Deadly Squalor May Spell Victory for India's Hindu NationalistsAndrew MacAskill and Unni Krishnan
One reason opposition candidate Narendra Modi is on track to become India’s next prime minister can be found in a 100-bed government-run hospital in the city of Jaunpur. Goats roam the corridors, used syringes and vomit litter the floors, and the walls display red spatter from tobacco that has been chewed and spat out.
The radiology department in the hospital, which serves as many as 2,000 patients a day in the northern Indian state of Uttar Pradesh, has been closed for three years due to a lack of doctors. Windows are cracked, blood supplies are low and ceiling fans don’t work in temperatures reaching 38 degrees Celsius (100 Fahrenheit).
“I’m sure patients have died because we don’t have the right type of blood to give them,” said Alok Mani Tripathi, 28, a doctor at the hospital who plans to vote for the first time in elections concluding May 16. He’s supporting Modi’s Bharatiya Janata Party over Prime Minister Manmohan Singh’s Congress and two regional parties that dominate politics in Uttar Pradesh.
“We have been let down by everyone,” he said in the Shaheed Uma Nath Singh District Hospital’s transfusion unit, where blotches of congealed blood mark the walls. “Modi is the only person who can turn the state around.”
In a state that holds the key to power in India and has one of the lowest turnout rates, dissatisfied voters like Tripathi are critical to Modi’s aspirations. The BJP leader is betting his message of economic development set against the government’s failings will unlock voter apathy and trump caste-based allegiances that shape the political contours of one of India’s poorest states.
Uttar Pradesh, with rates of child mortality that rival sub-Saharan Africa, is home to 200 million people and sends 80 of the nation’s 545 lawmakers to parliament -- more than any other area. Voting will start tomorrow in the state, part of nine rounds throughout the country that began April 7 and will end on May 12, four days before final results are announced.
The BJP has never formed a national government without winning the most seats in UP, and took at least 29 of the state’s constituencies in the three times it held power. At the last election in 2009, a quarter of the seats in Uttar Pradesh were won by a victory margin of less than three percent.
That isn’t lost on Modi. He appointed one of his most trusted lieutenants to wage the BJP’s campaign there and will contest the election in the state’s constituency of Varanasi, one of Hinduism’s holiest cities.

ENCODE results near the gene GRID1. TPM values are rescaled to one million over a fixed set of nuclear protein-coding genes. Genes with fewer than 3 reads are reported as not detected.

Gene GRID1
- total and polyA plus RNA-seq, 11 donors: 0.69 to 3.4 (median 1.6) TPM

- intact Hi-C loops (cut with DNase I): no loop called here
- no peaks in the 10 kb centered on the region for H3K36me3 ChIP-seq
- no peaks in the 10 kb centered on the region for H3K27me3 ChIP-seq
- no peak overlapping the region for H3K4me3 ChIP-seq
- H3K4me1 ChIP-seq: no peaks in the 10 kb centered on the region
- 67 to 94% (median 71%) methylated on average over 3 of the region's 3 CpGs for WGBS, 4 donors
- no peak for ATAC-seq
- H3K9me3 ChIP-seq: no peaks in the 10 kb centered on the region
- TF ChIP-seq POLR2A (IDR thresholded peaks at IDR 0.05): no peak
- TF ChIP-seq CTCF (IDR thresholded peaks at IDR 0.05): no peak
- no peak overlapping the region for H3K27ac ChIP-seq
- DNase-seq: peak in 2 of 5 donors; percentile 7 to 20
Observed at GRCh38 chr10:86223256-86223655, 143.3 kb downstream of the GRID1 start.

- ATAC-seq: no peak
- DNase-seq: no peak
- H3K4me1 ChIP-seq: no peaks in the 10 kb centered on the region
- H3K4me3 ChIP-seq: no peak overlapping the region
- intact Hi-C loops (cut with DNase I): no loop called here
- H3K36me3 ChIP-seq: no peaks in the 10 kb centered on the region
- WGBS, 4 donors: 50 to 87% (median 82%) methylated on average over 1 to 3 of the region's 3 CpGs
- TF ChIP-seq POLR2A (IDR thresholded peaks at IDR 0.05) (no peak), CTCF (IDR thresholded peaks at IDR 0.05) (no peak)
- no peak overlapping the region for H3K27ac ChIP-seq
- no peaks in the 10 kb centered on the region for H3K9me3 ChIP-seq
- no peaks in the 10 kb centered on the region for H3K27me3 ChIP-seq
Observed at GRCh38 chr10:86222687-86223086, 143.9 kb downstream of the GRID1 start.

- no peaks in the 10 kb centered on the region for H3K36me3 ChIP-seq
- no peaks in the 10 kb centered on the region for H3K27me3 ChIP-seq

“Unless we do well here we have no future,” said Sanjay Bharadwaj, a BJP leader in Uttar Pradesh, where about 48 percent of voters cast a ballot in the last election, lower than the national average of 58 percent. “UP is critical to our game plan for coming to power.”
Polls show the BJP gaining from 2009, when it won only 10 constituencies in the state. The party will win between 42 and 53 seats, according to two opinion surveys. The polls, published by NDTV and CNN-IBN television channels, show Congress winning four to eight seats, down from 21 in the last election.
The NDTV poll, which was conducted in February and had a sampling error of 2 percent, included more than 200,000 voters across India. The CNN-IBN survey, which included 20,957 people and was conducted March 18 to 25, didn’t give a margin of error.
Most encouraging for Modi are forecasts that the BJP is eating into support for the two regional caste-based parties that have held power in the state for the past 15 years. The parties together have won the most seats in the last three parliamentary elections.
The Bahujan Samaj Party, which derives its support from the group at the bottom of India’s millennia-old caste system, will win seven seats, according to the NDTV poll. The Samajwadi Party, which gets its support largely from Muslims and a cow-herding caste, is on course to win 13 seats. In 2009, the BSP garnered 20 seats and SP got 23.
Patram Yadav, 59, who works in the state’s road department, has voted for caste-based parties his whole life. Now he’s considering voting for Modi.
On a hot mid-March day, he stood on the sidewalk outside the Shaheed Uma Nath Singh District Hospital, where the body of his son-in-law had just been dumped by medical staff and covered with a blue sheet. His daughter, distraught and wearing a bright red sari, sat on the floor wailing over her dead husband.
Yadav said he called an ambulance when his son-in-law started experiencing chest pain, but it didn’t arrive. After waiting for about two hours, he paid a taxi to take them 25 kilometers (16 miles) on a pothole-filled road to the hospital.
They arrived too late for doctors to save him. Medical staff told Yadav there were no ambulances to take the body back home to his village of Sarhana.
“Our hospital maintains a higher standard compared to hospitals in adjoining districts,” Bhasker Rai, chief medical superintendent of the hospital, said when asked about the incident. “The standard may not have been satisfactory because we lacked staff on that particular day due to holidays.”